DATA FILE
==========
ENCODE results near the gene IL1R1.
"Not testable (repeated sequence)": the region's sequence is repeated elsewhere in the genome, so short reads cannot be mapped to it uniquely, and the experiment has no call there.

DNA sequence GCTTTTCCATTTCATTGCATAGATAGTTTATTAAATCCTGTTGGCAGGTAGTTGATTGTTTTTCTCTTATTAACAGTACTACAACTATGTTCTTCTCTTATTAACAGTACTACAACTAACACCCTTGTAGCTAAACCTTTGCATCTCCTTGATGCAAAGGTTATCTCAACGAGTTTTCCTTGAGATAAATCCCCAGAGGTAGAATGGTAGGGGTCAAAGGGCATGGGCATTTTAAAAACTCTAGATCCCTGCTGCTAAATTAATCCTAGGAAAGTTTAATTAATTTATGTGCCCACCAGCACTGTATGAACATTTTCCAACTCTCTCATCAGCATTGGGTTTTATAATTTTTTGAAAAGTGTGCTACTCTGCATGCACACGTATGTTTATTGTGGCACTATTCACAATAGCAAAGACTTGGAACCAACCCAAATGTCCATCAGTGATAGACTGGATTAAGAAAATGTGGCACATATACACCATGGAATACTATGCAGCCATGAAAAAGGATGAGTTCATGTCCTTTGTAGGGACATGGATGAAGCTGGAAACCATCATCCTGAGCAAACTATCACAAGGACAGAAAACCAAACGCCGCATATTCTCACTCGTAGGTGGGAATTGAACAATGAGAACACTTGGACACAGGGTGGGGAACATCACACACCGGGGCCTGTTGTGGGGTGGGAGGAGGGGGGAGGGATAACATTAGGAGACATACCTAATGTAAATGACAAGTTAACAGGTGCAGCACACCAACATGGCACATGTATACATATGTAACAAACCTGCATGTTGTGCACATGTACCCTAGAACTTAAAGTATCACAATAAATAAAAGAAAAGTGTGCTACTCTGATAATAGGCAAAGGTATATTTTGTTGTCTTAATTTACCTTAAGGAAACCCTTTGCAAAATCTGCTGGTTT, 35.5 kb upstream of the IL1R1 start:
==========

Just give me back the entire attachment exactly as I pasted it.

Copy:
ENCODE results near the gene IL1R1.
"Not testable (repeated sequence)": the region's sequence is repeated elsewhere in the genome, so short reads cannot be mapped to it uniquely, and the experiment has no call there.

DNA sequence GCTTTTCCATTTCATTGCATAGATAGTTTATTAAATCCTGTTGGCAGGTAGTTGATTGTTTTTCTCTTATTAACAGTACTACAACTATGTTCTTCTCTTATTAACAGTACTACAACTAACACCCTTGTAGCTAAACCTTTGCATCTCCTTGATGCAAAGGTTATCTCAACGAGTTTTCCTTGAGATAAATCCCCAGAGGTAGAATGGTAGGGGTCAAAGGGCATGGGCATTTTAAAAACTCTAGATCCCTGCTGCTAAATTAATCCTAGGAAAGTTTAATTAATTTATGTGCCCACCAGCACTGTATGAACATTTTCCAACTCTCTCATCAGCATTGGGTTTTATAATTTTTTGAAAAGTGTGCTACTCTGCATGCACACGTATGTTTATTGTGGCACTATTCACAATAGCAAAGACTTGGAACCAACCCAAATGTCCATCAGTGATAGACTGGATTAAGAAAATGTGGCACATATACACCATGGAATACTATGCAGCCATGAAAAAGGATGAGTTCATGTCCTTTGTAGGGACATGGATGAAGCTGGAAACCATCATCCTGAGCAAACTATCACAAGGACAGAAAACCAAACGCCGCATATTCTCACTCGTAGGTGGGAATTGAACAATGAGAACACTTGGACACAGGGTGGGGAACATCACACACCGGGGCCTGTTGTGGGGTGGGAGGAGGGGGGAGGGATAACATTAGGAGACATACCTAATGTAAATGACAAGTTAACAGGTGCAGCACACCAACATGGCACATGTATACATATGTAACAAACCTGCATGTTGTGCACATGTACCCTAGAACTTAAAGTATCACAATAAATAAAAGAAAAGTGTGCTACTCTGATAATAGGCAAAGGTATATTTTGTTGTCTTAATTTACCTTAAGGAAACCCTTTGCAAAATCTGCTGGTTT, 35.5 kb upstream of the IL1R1 start: